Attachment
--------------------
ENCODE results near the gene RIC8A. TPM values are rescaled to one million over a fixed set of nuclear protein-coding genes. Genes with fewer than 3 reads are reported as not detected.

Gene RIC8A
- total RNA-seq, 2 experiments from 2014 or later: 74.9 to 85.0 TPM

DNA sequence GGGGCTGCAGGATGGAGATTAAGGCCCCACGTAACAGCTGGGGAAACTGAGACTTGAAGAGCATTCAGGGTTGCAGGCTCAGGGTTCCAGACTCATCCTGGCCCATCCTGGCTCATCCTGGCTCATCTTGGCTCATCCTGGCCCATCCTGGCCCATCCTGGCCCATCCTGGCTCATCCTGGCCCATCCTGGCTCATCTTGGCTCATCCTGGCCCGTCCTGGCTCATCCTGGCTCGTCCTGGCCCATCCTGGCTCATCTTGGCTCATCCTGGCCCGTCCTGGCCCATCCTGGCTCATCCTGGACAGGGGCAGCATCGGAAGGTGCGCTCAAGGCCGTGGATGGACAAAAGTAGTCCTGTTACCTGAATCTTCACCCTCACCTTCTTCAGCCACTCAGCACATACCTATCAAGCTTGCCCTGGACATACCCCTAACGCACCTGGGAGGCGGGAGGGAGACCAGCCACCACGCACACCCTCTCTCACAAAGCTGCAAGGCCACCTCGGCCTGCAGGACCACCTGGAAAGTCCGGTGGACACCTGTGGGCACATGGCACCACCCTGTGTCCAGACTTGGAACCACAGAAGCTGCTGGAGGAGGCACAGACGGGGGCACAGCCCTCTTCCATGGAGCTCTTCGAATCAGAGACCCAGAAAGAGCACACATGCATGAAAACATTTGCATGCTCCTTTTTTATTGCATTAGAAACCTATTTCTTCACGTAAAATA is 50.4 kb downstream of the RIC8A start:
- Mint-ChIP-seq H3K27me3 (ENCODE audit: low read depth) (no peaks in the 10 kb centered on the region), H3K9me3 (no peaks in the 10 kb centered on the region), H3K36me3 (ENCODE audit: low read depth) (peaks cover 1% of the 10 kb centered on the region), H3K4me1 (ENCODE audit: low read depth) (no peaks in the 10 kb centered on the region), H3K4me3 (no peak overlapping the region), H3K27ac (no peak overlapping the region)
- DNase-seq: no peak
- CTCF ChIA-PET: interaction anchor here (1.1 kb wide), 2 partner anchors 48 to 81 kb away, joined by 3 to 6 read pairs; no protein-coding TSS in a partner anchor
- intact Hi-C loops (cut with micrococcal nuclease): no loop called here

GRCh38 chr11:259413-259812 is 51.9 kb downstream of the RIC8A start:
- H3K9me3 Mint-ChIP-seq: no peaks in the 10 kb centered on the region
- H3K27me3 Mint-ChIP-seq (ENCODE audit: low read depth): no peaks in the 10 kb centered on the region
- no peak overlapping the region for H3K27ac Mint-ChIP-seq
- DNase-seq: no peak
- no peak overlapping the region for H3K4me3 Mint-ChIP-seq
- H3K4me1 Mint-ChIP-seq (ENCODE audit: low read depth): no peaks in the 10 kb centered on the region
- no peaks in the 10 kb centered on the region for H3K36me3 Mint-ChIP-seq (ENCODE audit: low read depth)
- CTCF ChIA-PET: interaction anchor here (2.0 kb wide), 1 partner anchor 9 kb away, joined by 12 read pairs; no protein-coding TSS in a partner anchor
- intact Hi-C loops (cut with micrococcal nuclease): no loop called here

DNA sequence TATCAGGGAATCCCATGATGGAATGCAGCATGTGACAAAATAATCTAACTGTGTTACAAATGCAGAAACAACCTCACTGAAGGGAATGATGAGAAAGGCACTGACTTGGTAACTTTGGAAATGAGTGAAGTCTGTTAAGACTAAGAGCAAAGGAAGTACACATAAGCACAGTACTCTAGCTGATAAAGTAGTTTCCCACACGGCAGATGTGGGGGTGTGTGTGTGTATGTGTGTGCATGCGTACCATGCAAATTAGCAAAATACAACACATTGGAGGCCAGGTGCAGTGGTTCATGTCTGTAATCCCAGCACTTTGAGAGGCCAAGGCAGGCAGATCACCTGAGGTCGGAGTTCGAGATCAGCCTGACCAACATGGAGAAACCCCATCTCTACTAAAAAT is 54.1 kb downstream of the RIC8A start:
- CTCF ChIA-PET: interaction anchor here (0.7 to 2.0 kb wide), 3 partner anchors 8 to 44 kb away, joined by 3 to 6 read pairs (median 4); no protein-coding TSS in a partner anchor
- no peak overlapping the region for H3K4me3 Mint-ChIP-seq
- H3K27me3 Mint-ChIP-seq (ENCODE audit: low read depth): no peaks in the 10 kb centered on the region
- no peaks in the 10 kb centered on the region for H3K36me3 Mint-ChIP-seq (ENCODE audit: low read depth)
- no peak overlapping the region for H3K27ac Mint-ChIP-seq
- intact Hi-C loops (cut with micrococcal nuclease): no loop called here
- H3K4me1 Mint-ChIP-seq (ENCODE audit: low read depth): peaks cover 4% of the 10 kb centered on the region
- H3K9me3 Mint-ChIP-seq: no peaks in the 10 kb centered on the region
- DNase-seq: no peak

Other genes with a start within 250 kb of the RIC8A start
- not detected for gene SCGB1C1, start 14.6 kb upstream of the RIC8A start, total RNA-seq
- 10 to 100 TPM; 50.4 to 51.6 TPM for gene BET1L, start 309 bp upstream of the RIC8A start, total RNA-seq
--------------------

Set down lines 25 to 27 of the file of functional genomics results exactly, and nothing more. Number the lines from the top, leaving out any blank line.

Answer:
- intact Hi-C loops (cut with micrococcal nuclease): no loop called here
- H3K4me1 Mint-ChIP-seq (ENCODE audit: low read depth): peaks cover 4% of the 10 kb centered on the region
- H3K9me3 Mint-ChIP-seq: no peaks in the 10 kb centered on the region